“You can call it a barrier, you can call it a wall, you can call it a wangdoodle for all I care.” – Sen. John Kennedy (Louisiana)
The above quote from the ongoing (some might say “never-ending”) discussion over what to call President Trump’s proposed border wall/fence/barrier reminds me of one of Mark Twain’s more obscure, early letters.
In a letter to William Clagett in March 1862, Twain wrote:
“Sunday.—I intended to finish this letter to-day, but I went to church—and busted! For a man who can listen for an hour to Mr. White, the whining, nasal, Whangdoodle preacher, and then sit down and write, without shedding melancholy from his pen as from a duck’s back, is more than mortal. Or less. I fear I shall not feel cheerful again until the beans I had for dinner begin to operate.”View Complete Letter via Mark Twain Project
I certainly feel the same melancholia about the interminable border wall debate as Twain did about his “Whangdoodle preacher”—although there doesn’t appear to be an impending, cheerful release from our quandary, as he was anticipating from his. Even so, investigating the origin of such a strange word like “whangdoodle” may offer something of a pleasant diversion while we wait for the proverbial beans of our national government to begin to operate.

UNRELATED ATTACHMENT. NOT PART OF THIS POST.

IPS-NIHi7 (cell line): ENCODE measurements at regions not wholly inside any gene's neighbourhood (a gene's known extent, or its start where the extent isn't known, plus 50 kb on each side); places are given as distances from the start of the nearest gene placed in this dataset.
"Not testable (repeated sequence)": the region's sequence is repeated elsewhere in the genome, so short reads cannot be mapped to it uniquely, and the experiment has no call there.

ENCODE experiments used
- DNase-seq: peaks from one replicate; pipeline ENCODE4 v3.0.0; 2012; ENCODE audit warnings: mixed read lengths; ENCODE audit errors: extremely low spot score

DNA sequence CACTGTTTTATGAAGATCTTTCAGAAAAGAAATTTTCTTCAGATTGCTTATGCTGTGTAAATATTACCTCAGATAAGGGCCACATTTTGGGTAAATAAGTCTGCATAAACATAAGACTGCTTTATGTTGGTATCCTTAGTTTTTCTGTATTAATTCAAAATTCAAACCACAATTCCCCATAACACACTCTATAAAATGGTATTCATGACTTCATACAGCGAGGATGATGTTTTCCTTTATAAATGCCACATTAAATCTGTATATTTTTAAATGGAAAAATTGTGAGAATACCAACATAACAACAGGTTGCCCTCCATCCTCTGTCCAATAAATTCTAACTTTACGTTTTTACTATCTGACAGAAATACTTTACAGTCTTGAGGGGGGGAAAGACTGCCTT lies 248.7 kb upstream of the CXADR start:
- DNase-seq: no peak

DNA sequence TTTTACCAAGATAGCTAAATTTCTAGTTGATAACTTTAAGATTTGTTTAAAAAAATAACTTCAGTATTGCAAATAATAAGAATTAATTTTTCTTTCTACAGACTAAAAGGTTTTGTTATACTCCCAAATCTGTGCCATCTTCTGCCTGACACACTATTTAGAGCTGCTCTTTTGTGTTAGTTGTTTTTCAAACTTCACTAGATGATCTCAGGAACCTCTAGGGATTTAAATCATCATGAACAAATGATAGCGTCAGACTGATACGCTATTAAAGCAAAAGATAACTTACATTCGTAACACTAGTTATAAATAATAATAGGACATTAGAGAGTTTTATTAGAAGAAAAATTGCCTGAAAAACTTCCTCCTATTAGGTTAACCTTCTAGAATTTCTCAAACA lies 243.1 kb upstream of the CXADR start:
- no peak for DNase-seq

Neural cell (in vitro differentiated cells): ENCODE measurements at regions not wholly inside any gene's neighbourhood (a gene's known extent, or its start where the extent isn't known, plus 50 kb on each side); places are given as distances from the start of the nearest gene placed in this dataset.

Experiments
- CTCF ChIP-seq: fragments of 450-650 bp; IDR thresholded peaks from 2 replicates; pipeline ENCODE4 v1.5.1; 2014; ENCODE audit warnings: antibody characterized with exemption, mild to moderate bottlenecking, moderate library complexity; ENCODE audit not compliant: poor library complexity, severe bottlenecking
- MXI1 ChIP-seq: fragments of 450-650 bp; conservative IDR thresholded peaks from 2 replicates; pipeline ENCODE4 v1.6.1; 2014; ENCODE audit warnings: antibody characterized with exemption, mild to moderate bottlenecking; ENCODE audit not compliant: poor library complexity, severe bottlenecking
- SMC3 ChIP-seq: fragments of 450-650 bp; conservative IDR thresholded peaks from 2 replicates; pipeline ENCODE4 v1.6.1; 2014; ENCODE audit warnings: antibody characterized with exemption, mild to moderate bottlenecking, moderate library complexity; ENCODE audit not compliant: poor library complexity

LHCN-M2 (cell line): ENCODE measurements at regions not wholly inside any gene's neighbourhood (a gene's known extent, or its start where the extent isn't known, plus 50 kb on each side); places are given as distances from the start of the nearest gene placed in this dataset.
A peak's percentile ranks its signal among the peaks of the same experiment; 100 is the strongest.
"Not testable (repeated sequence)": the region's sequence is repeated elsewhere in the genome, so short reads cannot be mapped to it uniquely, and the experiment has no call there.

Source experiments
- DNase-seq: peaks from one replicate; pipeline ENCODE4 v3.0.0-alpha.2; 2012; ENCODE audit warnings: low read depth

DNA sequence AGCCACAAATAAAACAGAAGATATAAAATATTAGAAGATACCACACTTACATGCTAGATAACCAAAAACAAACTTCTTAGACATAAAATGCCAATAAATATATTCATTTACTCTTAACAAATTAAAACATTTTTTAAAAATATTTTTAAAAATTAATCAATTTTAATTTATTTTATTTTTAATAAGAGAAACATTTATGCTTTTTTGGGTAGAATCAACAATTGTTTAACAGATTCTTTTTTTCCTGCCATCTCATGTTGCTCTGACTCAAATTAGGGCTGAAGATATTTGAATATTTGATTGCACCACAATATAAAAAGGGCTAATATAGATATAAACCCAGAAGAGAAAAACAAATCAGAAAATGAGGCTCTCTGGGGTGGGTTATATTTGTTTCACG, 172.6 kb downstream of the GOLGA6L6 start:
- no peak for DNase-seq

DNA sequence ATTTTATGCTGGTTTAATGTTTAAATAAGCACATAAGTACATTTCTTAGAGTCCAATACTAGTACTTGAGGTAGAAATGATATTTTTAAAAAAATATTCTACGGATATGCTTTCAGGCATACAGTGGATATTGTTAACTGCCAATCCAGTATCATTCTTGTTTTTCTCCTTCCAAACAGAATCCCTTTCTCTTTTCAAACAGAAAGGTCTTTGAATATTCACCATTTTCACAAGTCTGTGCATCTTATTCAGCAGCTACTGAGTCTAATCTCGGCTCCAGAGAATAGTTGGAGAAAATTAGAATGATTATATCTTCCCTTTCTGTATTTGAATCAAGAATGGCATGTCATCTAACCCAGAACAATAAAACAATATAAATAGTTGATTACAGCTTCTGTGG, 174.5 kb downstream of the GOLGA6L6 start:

According to the Merriam-Webster definition, a “Whangdoodle” is “an imaginary creature of undefined character.” The Online Etymology Dictionary adds that it is a “thing for which the correct name is not known.” There are other, less savory definitions for the word offered on “Urban Dictionary,” but I don’t want to besmirch the clean lines of the Twain Center’s new website with them.
There are literary references to Whangdoodles in beloved children’s books like Roald Dahl’s Charlie and the Chocolate Factory; however, Twain’s use of it in his biting critique of The Rev. A.F. White is likely from a parody sermon that was popular out West, where Twain lived at the time. Mark Twain’s Letters, Vol. 1notes:
No doubt Clemens associated White’s pulpit style with that of the “Hard-shell Baptist” preacher whose sermon, “Where the Lion Roareth and the Wang-Doodle Mourneth,” was a staple of frontier humor. The “Whangdoodle,” a “mysterious animal, like the ‘gyascutis’ of circus fame, has never been beheld of man and its attributes and habits are entirely unknown.”(Maitland, 300)
In the satirical sermon, the “unlarnt” preacher offers a jumble of misspelled words and specious theology to his “brethering”:
…my tex which I shall choose for the occasion is in the leds of the Bible, somewhar between the Second Chronik-ills and the last chapter of Timothytitus; and when you find it, you’ll find it in these words: “And they shall gnaw a file, and flee unto the mountains of Hepsidam, where the lion roareth and the wang-doodle mourneth for his first born…
…Now, my brethering, “they shall flee unto the mountains of Hepsidam;” but thar’s more dams than Hepsidam. Thar’s Rotter-dam, Had-dam, Amster-dam, and “Don’t-care-a-dam”—the last of which, my brethering, is the worst of all…
In reading these words, it occurs to me that our diversionary quest for the legendary Whangdoodle’s origin has led us right back here to modern-day “Don’t-care-a-dam,” where presidential “tex” about “covfefe” and “hamberders” make Kennedy’s allusion to “wangdoodle” an all-the-more-fitting label for the elusive border wall.